I didn’t mention the death of Mad magazine because in my mind it stopped being a truly influential cultural satire publication 40something years ago. Seriously — Mad stopped being a necessary thing sometime in the early to mid ’70s. (The vital era was really the mid ’50s to mid ’60s.) I respect the fact that they kept publishing well past peak cultural potency — who doesn’t admire drive and tenacity? — but every publication has its day, and Mad‘s was during the Eisenhower and Kennedy administrations.
Somehow or some way Mad, Steve Allen, Lawrence Ferlinghetti, Tuli Kupferberg and Lenny Bruce were part of the same ’50s comic-hipster mindset; they all seemed to be sipping from the same attitude well. Mad and Bruce both ascended around 1955, when Mad dropped the comic book format and became a magazine. Bruce died in ’66; the Mad vitality began to ebb or dilute around that same time. More and more people getting stoned changed the game — in the ’50s and early ’60s Mad delivered its own kind of pot high in a way. Yes, it hung on for decades after that (and hats off to those who kept the brand burning), but now it’s really over and done with.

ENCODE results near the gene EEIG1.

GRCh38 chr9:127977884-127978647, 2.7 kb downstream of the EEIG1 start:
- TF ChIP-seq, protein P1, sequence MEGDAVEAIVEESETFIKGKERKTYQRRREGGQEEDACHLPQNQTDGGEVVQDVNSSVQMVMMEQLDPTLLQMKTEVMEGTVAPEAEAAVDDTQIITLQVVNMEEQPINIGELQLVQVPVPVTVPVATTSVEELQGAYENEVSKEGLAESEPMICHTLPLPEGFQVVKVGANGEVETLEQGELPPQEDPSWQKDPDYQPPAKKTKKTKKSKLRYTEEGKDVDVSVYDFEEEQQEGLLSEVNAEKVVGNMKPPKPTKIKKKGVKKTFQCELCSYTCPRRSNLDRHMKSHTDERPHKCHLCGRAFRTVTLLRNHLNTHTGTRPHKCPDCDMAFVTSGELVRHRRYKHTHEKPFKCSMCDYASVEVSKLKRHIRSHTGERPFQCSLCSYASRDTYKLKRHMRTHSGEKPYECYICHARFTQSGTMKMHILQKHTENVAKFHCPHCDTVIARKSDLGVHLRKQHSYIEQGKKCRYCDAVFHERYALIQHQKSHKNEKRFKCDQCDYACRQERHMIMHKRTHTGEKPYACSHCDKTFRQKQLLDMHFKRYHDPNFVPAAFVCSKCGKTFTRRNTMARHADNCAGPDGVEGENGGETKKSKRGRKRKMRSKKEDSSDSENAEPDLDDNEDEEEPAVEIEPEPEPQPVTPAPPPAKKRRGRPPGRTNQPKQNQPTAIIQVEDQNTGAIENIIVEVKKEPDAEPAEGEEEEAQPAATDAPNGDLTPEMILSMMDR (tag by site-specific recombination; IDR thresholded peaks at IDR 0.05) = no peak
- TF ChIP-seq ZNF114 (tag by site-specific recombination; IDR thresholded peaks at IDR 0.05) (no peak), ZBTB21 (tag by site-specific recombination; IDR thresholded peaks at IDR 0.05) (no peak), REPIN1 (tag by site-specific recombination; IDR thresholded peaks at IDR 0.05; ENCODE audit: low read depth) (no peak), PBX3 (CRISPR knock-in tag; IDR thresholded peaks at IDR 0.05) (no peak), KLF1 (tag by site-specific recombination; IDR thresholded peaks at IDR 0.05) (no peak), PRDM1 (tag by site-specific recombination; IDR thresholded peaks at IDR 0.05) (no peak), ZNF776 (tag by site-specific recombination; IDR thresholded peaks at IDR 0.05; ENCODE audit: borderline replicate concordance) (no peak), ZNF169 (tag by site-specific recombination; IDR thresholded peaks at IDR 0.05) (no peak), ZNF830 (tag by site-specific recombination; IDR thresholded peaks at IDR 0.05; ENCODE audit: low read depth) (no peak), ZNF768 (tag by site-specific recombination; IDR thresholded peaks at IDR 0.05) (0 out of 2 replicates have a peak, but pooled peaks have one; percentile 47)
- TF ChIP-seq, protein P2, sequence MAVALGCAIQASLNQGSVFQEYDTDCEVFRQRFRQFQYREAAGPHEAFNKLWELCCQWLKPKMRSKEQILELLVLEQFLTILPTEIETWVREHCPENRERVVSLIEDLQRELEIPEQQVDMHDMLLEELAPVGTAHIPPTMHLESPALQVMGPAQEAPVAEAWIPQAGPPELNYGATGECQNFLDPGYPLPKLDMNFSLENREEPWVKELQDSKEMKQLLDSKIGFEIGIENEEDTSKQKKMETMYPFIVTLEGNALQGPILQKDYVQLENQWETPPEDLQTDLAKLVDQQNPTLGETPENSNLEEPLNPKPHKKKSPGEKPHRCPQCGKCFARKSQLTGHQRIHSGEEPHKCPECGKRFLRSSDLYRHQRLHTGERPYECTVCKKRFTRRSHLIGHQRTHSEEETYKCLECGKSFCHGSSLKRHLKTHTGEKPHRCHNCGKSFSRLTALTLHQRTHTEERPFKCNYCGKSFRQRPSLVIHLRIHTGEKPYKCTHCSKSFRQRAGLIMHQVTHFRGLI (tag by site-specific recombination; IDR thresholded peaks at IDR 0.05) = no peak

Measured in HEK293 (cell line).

Wiki excerpt: “Mad is often credited with filling a vital gap in political satire from the 1950s to 1970s, when Cold War paranoia and a general culture of censorship prevailed in the United States, especially in literature for teens. Activist Tom Hayden said, ‘My own radical journey began with Mad magazine.” The rise of such factors as cable television and the internet has diminished the influence and impact of Mad, although it remains a widely distributed magazine.
“In a way, Mad‘s power has been undone by its own success: what was subversive in the 1950s and 1960s is now commonplace.
“However, its impact on three generations of humorists is incalculable, as can be seen in the frequent references to Mad on the animated series The Simpsons. Producer Bill Oakley said, “The Simpsons has transplanted Mad magazine. Basically everyone who was young between 1955 and 1975 read Mad, and that’s where your sense of humor came from. And we knew all these people, you know, Dave Berg and Don Martin — all heroes, and unfortunately, now all dead. And I think The Simpsons has taken that spot in America’s heart.”
There was a last-minute Mad awareness surge when Donald Trump compared Pete Buttigieg to Alfred E. Neuman.